Releasing an album at the height of the COVID-19 quarantine was obviously not what Sa-Roc had in mind when she signed on with Rhymesayers Entertainment.

Still, the reputable East Coast rapper — only the second female artist to record for Minneapolis' enduring indie-rap label in its 27-year history — now sees the circumstances behind her 2020 record, "The Sharecropper's Daughter," as serendipitous. Especially after what went down in her record label's hometown in the interim.

"The killing of George Floyd and the protest and unrest that followed, a lot of that was already reflected on this album," Sa-Roc said.

"It was the kind of album that spoke to those of us who were already embroiled in that tragic legacy."

Finally making her way to Minneapolis again for a 7th St. Entry show on Sunday, the lyricist and activist born Assata Perkins talked by phone from her home in Atlanta before heading out on tour two weeks ago. Sunday's gig will be her first Twin Cities headlining performance, but hardly her first time playing here.

Sa-Roc has previously opened shows in town for both Brother Ali and Prof, plus she was a semiregular on the lineup at the Soundset Music Festival. Rhymesayers (which produced those festivals) first went after signing her to the label after her first Soundset appearance in 2015 that she called "a total surprise."

"I was completely enthralled with the entire culture there and how it all came together, from the vintage cars to the DJs to having Sway as a host and having so many different types of artists," she recalled of the festivals, which have been sidelined since 2019.

"I'd had no experience in that market before, too, so to be so well received was really dope and surprising at first. But as I've come to know the city from being on Rhymesayers, I know now I shouldn't have been surprised."

Sa-Roc signed with Rhymesayers before several of its artists were accused of sexual misconduct or misogyny in 2020, part of what prompted its previous lone female rapper Psalm One to call for a boycott of the label.

Something of a latecomer to rap after she studied at Howard University to become a biologist, Sa-Roc — now age 40 — said the criticism of Rhymesayers is "just a microcosm of the broader hip-hop industry, which is patriarchal in nature."

"I think women are becoming more and more prominent in hip-hop across the board, and that's happening with both the industry and with the audiences supporting us better," she said. "Even if we're not being supported, we're still doing our thing and still doing it strongly. We're refusing to be marginalized."

As for Rhymesayers specifically, she added, "I've felt nothing but total support from the label, and nothing but total freedom to explore my music and culture in the way I see fit."

Case in point: "The Sharecropper's Daughter," which was a long time coming, involves dense themes and deep-reaching lyrics about the generational trauma that Black people in America still endure from slavery and racist government policies.

The album title and song of the same name refer to her family's roots as actual sharecroppers in post-slavery Virginia. Raised in Washington, D.C., Sa-Roc ties to her own experiences growing up in the 1980s crack epidemic that even embroiled D.C. Mayor Marion Barry at the time.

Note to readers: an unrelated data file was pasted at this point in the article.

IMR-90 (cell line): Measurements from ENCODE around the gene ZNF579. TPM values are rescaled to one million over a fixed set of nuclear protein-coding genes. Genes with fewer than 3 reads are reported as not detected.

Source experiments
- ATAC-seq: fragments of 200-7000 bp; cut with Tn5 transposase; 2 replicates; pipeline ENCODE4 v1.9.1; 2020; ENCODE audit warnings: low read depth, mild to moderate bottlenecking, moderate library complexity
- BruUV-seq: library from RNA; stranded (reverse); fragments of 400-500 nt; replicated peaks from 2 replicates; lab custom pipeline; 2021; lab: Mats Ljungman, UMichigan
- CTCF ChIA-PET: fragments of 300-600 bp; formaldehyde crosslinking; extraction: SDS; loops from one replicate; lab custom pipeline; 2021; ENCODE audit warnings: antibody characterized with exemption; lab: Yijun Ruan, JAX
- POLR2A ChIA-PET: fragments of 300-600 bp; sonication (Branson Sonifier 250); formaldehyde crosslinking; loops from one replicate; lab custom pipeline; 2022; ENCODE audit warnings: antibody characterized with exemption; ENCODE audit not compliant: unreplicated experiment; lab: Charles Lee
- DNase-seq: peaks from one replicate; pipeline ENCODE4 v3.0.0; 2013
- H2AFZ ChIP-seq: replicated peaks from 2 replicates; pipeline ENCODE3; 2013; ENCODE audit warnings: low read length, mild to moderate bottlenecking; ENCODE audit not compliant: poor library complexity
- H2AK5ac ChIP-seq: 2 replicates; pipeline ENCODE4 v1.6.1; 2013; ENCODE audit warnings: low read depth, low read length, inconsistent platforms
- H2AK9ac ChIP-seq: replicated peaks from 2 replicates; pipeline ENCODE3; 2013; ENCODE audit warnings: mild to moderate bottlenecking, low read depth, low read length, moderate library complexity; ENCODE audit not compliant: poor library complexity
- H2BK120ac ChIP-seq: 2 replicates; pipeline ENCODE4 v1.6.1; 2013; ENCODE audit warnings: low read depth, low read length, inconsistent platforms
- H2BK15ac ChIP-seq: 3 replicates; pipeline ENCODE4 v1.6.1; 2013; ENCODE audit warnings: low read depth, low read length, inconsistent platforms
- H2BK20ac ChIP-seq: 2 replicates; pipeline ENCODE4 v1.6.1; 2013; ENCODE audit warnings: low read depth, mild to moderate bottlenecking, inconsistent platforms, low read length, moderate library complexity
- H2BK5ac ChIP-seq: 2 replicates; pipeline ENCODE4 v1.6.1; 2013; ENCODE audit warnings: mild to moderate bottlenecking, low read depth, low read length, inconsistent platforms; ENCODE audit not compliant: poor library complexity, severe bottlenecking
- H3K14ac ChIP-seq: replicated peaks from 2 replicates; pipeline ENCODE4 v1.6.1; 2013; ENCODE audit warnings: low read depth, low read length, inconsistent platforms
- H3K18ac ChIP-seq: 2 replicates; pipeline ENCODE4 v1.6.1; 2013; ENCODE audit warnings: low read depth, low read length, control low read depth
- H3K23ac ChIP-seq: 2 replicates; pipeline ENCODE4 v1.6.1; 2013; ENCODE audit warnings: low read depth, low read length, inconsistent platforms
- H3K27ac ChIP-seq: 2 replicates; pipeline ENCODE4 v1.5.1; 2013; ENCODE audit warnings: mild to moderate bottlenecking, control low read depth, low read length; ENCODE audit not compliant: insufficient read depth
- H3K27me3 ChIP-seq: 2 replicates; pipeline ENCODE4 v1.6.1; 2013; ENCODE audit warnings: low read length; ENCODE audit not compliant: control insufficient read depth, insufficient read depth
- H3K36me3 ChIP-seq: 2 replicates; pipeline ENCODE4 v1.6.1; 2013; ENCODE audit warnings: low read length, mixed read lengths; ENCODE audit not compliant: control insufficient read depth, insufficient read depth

"There's a thread of human themes and stories on the album passed down from generation to generation going back to the sharecropper era," she explained. "There's an overlying theme of how all these experiences overlap [and] led up to more recent atrocities like the murder of George Floyd."

"We come from places / Where 12-year-old little Black girls can't even name her rapist," Sa-Roc seethes in the hard-hitting title track, which features New Orleans R&B/jazz singer Ledisi as a guest vocalist.

"And if she ever did, they'd throw her family off the acres / And send a burning cross from a mob of hooded faces."

Another guest star on the album, Black Thought of the Roots (and "The Tonight Show"), is prominently featured in the jazzier track "Black Renaissance," which Sa-Roc described as "a song about pushing hip-hop and Black culture forward."

"Squad minted from Nina's demeanor and Lauryn's lyrics / We bogart dinner tables and squat like Solange's titular album," raps Sa-Roc, whose own skills as an emcee are becoming renowned. A recent strong example was her appearance freestyling in the BET Hip Hop Award Cypher, sort of a round-robin performance with other rising rap stars.

Sa-Roc credits breathing techniques she learned in yoga and meditation for her impressive flow, as well as a longtime partnership with Sol Messiah, her DJ, producer and husband.

"As I figured out my voice, my flow, my cadence over the years, he's been there with me the whole time, helping me and enhancing it all musically," she said of Sol Messiah, who is on tour with her promoting his own new guest-filled album, "God Cmplx."

The couple were working on a new Sa-Roc record in the weeks leading up to their tour, which she said she's excited to complete. However, she's still eager to celebrate the LP that came out two years ago.

"It feels like unfinished business," she said.


With: Sol Messiah, Juice Lord.

When: 8 p.m. Sun.

Where: 7th St. Entry, 701 1st Av. N., Mpls.

Tickets: $20, axs-com.